UA and US researchers develop analysis methods using new smartphone-based instrument
It is a new advance in the development of real-time, portable and economical chemical analyses available for quality control in the pharmaceutical or food sectors, among others
Pictures: Miguel Ángel Aguirre (in charge of the study at the UA) and the new analysis instrument adapted to mobile phones
Alicante. Thursday 20 December 2018
Researchers from the University of Alicante's Department of Analytical Chemistry, Nutrition and Food Science and the University of Illinois Urbana-Champaign in the US have developed a new compact and portable analytical method. This technology, patented by the American university, consists of transforming a mobile phone into a spectrophotometry system able to measure the amount of radiation absorbed by a sample when interacting with each other. Miguel Ángel Aguirre, who is responsible for this study at the UA together with professor Antonio Canals, explains: “We leverage the technology already available on smartphones and integrate it into this instrument, which uses the camera as a detector and the flash as a light source.”
The instrument is an advance in the development of portable and economical systems, as it can be employed to quickly and easily conduct chemical analyses using a mobile phone. “With this instrument, it will be possible to perform quality control checks throughout the chain of suppliers, manufacturers, distributors, packagers and consumers to easily and quantitatively verify the content of compounds in food and pharmaceutical products,” the UA researcher points out.
In addition to compacting an analytical instrument exclusively used in laboratories, this portable technology allows any user to collect samples and share information in real time for experts to interpret it. In countries having limited resources, Miguel Ángel Aguirre says, resources allocated to chemical analysis laboratories are minimal, and this mobile phone-based technology will make it possible to check that products meet quality standards, significantly reducing instrumentation costs and reagent consumption.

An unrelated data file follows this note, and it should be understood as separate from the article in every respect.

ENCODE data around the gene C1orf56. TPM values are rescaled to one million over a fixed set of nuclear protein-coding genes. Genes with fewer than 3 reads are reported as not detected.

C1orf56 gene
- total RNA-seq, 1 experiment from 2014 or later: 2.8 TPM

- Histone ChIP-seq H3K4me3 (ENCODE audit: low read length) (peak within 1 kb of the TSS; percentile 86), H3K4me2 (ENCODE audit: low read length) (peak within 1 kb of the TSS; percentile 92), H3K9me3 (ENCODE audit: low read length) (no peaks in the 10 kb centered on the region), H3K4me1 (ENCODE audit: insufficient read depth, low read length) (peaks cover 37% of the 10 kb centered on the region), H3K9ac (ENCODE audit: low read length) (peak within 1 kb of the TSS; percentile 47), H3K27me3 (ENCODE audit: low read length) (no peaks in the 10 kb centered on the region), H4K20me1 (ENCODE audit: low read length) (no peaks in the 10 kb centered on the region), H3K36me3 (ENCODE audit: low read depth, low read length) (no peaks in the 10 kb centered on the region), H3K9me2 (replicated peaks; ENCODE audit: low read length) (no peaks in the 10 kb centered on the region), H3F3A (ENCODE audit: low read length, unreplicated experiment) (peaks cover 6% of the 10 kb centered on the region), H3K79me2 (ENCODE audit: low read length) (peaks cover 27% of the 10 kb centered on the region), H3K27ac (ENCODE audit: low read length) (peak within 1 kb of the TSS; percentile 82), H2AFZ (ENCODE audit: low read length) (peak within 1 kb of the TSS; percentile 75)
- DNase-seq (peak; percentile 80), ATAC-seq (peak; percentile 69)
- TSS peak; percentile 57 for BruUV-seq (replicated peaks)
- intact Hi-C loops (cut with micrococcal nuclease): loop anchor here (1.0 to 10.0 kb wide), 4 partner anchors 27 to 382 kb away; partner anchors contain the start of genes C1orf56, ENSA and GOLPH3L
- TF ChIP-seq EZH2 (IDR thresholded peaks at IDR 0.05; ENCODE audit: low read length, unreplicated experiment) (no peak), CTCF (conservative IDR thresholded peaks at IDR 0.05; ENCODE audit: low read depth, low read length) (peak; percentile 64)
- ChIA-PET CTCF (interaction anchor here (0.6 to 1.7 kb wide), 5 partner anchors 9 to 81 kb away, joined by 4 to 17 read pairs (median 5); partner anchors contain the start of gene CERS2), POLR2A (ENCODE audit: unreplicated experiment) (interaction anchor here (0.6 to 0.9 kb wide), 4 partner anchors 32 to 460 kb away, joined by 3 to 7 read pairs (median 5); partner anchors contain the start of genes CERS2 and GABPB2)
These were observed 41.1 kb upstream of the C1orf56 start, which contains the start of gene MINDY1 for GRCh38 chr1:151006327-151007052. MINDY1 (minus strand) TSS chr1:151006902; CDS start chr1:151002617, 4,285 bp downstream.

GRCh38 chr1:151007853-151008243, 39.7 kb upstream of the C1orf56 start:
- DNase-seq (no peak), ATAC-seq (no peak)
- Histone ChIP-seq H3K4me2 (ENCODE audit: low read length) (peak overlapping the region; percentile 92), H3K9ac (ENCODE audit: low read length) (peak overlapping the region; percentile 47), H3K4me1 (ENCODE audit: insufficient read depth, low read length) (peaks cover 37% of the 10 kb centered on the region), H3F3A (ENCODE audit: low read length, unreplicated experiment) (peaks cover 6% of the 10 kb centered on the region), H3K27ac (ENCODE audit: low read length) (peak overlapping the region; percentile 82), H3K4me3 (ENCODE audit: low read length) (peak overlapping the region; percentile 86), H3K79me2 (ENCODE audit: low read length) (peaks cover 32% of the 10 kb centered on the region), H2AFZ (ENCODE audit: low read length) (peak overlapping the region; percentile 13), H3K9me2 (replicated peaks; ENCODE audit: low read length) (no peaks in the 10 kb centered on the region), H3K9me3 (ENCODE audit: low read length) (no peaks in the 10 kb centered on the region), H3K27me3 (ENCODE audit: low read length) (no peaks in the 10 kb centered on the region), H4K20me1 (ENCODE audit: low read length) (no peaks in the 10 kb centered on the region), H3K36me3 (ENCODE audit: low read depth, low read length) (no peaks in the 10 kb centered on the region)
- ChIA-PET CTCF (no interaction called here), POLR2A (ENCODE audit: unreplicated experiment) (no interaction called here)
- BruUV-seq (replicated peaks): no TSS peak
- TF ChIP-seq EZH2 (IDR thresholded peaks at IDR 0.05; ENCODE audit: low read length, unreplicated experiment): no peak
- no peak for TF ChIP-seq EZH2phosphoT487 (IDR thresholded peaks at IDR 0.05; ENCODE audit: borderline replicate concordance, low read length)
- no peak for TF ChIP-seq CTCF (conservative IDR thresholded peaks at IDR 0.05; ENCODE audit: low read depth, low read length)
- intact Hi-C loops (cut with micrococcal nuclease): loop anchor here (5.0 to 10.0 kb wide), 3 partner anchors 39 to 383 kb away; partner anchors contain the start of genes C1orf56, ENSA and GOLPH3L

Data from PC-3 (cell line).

Since 2016 Miguel Ángel Aguirre, who was awarded a post-doctoral fellowship from the Valencia Region Government and the European Social Fund (APOSTD/2016/076), has been in the US working on food and medicine quality control, to measure if vitamin C or ibuprofen concentrations matched amounts indicated on sales packages. “100% of the results of the tests performed with this pocket-sized instrument are equivalent to those indicated by the manufacturer,” he adds.
In a previous article published in the international journal Food Chemistry, the researchers highlight the importance of saving costs and time in standardised quality control procedures. As an example from the study, “the principal vitamin available in oranges in ascorbic acid (vitamin C), one of the 13 essential vitamins for human nutrition which has gained increased importance in the area of analytical chemistry. As such, the loss of nutritional value that can result from the processing and storage of orange products is an important consideration for growers, transporters, retailers and consumers,” he explains.